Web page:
Vomiting in the pediatric age group

 

Vomiting in the pediatric age group

 

By Dr. Elvie Joy Atanque-Basa

 

 

 

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During the summer season, many kids are brought to clinics or hospitals because of vomiting. Due to the heat, kids often want to drink too many fluids—cool refreshing drinks such as fruit juices or shakes—or, sometimes while at the beach, they can unconsciously put a foreign object in their mouth, such as a small toy, some nuts, or even a pebble, and eventually swallow it.

 

Why Vomiting Occurs            

Vomiting is a highly-coordinated reflex process that may be anticipated by increased salivation and begins with involuntary retching. Both children and adults may experience it. Although the overall sequence of these processes is quite stereotypical, each can occur independently of the others.

The following is some information about vomiting, the most common causes of vomiting, and what to do in cases of vomiting.

It is accepted that the ability to vomit developed as a protective mechanism to rid the body of ingested toxins. Unfortunately, vomiting also frequently occurs in circumstances not related to the ingestion of noxious agents. Vomiting can be a sign of many different diseases, an adverse reaction to a certain medication, psychiatric disorders, pregnancy, or stress.

Vomiting during the first day of life suggests obstruction in the upper digestive tract or increased intracranial pressure. Vomiting may also be a nonspecific symptom of an illness such as septicemia. It is a common manifestation of overfeeding, inexperienced feeding technique, or normal reflux. Vomitus containing dark blood is usually a sign of serious illness, and the possibility of swallowed maternal blood should also be considered.

 

Common Causes

The most common cause for vomiting is often gastrointestinal (GI). It can be helpful to think of the GI tract as a long tube stretching from the mouth to the anus, with four buds sticking out in the middle: the liver, the gallbladder, the pancreas, and the appendix. Anything that either obstructs or inflames the tube or any of its buds may cause vomiting.

 

Acute gastroenteritis (AGE) is the most common cause of vomiting in the pediatric age group. Most cases of gastroenteritis are associated with some degree of vomiting. The child will develop a fever, vomiting, and abdominal pain followed by diarrhea after a few hours. Significant vomiting lasting longer than 48 hours needs to be evaluated for something other than AGE.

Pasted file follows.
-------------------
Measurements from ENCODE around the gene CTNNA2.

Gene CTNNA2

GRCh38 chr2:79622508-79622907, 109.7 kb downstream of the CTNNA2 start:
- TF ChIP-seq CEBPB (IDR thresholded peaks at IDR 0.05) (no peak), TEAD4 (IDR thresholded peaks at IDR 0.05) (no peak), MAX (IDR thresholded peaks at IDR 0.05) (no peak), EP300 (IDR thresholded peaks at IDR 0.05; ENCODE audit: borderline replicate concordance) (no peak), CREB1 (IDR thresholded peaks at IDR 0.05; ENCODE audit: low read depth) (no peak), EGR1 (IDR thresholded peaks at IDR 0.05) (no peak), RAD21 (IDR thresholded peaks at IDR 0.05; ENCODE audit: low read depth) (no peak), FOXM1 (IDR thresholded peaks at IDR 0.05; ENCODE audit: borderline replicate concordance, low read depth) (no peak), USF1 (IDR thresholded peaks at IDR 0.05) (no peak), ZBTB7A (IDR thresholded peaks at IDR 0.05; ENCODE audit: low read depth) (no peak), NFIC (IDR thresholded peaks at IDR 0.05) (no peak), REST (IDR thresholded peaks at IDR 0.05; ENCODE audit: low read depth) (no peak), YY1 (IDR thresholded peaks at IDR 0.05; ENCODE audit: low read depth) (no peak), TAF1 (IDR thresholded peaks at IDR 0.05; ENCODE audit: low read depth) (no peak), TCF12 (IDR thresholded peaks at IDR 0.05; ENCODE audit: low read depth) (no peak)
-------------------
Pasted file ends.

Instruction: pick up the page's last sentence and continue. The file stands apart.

Appendicitis is the most common surgical emergency in childhood, and vomiting is the most common symptom, followed by fever and abdominal pain. If these signs and symptoms are seen in your child, bring him or her to the clinic for proper evaluation and assessment.

The most common foreign body (FB) ingestion in children worldwide is the swallowing of coins, which will usually result in vomiting. Fortunately, here in Vietnam coins are rarely used, so other small objects such as buttons, small toys and nuts are the more common culprits of FB ingestion.

 

Children who have ingested FBs are noted for drooling and may have difficulty breathing, and must be rushed to a nearby hospital for the removal of the FB by a specialist. If the child is neither drooling nor vomiting, he or she can be observed for 24 hours to see if the FB passes into the stomach spontaneously. If not, the child should be referred to a gastroenterologist for removal. In the case of ingested sharp FBs and button batteries, the child should be referred to a specialist immediately.

 

Remedy

The most important consideration in assessing the child is the degree of dehydration. To prevent it, give small amounts of water or an oral rehydrating solution. No laboratory tests are needed in the vast majority of cases, except for random blood sugar or a set of electrolytes in cases of moderate or severe dehydration. Hypoglycemic children are commonly fussy and refuse to drink, and therefore will often need intravenous fluids and admission to a hospital. Owing to the self-limited nature of vomiting associated with gastroenteritis, no therapy is usually needed. If the child goes to daycare and if anyone in the family works as a food handler, the importance of good hand washing should also be stressed.


 

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